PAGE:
Each term in my university screenwriting class, I observe a minority of students whose enthusiasm for writing a screenplay collapses once they learn what the craft of screenwriting and the role of the screenwriter are really about. This is understandable because screenwriting is unlike any other narrative form in two very important ways:
- 1. Screenwriting is, at root, a collaborative form of writing.
- 2. In screenwriting, storytelling is more important than rhetoric.
Screenwriting As Collaboration
Other forms of writing are collaborative -- playwriting, for example -- but in no other narrative form is the writer less powerful. David Mamet has described the collaborative process in screenwriting this way: "Bend over!" Unfortunately, it's not far from the truth. The contrast between screenwriting and playwriting is revealing. In both, a writer writes a script for performance, and what the audience receives is not a reading experience but a story presented through the intermediaries of actors who are rehearsed by a director. Not one word in a stage play can be changed without the playwright's permission. Period. The text is always in the writer's control. In screenwriting, this is only the case when the screenwriter directs his or her own movie. In fact, a writer can get fired from the team developing his own script, and such firings are not unusual. Producers, directors and primary actors all outrank screenwriters and can suggest script changes. A screenwriter who doesn't make them gets fired.
Screenwriting is not a "writerly" narrative form. Perhaps in no other form of writing are pure language skills less rewarded or important. The reason for this is simple, although beginners sometimes don't get told so: a screenplay is not a literary document. It is not presented as a piece of writing to be read and appreciated on its own. Far from it. A screenplay is primarily two things: a blueprint for a movie and a business plan. The job of the screenwriter is to tell a certain kind of story as crisply and efficiently as possible, in an effort to get others enthused about forming a team and raising a production budget to make a movie. Flowery prose gets in the way of this effort. Only when writing dialogue does the screenwriter get to "show off" one's rhetorical mastery, and in a screenplay dialogue should be secondary to visual storytelling. Moreover, the language of the screenplay is "minimalist," the very opposite from the rich prose style of many novelists. The screenwriter must write a gripping story using junior high or lower language skills (other than in dialogue). A screenwriter isn't writing literature but a proposal -- let's make a movie!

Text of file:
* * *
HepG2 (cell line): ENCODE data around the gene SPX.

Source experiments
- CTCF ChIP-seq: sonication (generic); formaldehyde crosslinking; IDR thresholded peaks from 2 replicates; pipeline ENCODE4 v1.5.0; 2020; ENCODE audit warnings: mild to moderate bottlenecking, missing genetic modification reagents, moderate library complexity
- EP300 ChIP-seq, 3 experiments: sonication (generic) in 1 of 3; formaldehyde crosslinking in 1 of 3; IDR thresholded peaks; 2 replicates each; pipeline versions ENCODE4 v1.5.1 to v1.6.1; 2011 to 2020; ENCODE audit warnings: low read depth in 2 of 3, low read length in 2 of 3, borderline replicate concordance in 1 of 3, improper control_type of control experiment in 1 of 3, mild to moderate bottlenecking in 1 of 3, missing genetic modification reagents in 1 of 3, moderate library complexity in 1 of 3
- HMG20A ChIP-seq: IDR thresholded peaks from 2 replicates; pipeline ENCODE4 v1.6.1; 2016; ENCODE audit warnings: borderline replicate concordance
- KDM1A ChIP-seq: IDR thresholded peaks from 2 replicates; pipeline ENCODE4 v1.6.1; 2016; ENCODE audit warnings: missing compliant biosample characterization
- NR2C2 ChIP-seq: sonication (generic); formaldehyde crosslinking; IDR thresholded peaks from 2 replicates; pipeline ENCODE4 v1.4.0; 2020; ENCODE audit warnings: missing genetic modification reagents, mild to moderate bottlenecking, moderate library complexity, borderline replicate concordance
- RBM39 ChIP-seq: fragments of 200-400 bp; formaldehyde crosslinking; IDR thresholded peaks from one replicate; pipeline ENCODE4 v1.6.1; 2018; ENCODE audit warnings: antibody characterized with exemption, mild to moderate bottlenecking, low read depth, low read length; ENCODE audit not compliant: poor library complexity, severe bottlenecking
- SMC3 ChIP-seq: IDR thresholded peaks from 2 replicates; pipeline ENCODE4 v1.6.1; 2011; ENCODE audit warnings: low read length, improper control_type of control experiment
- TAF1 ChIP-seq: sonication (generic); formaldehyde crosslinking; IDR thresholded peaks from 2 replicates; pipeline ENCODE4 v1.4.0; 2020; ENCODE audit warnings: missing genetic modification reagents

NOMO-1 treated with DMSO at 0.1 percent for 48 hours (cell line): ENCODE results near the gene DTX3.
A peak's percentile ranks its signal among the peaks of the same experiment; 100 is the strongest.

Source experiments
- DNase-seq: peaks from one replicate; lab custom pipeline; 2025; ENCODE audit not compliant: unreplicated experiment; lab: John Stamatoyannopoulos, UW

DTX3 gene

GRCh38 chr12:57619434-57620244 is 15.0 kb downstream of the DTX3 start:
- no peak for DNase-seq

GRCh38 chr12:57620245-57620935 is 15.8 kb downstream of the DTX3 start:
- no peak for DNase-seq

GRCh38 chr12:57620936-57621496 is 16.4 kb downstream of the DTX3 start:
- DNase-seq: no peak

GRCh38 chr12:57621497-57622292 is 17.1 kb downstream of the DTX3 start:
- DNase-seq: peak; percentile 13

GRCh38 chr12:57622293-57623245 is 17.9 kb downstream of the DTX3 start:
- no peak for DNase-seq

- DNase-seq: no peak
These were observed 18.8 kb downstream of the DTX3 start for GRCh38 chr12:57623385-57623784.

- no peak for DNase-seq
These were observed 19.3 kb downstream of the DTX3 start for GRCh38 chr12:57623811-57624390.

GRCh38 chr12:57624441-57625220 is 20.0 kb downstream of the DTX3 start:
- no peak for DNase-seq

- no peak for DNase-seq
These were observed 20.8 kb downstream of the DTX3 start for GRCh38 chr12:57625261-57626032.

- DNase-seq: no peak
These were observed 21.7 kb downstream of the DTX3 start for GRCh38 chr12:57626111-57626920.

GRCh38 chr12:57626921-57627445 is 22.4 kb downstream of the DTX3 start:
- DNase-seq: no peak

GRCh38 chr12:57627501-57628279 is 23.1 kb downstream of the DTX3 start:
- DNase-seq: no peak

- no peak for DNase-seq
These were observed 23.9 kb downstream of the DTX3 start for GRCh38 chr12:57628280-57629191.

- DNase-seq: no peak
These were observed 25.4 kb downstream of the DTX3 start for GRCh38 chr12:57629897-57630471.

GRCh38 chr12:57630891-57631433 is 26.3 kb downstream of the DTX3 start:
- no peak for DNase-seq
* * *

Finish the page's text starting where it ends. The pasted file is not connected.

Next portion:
The Bottom Line
The low station of the screenwriter on the pecking order of a production team and the relative unimportance of rhetorical dazzle are enough to chase many writers, particularly fiction writers, away from screenwriting. So be it. Those of us who remain can get satisfaction that we are telling stories in the primary narrative mode of our culture. It requires craft to tell these stories well, and we can accept the challenge of "minimalism" as a challenge to write a kind of poetry, not doggerel for juveniles. Finally we write screenplays for the best reason of all -- we can't do otherwise.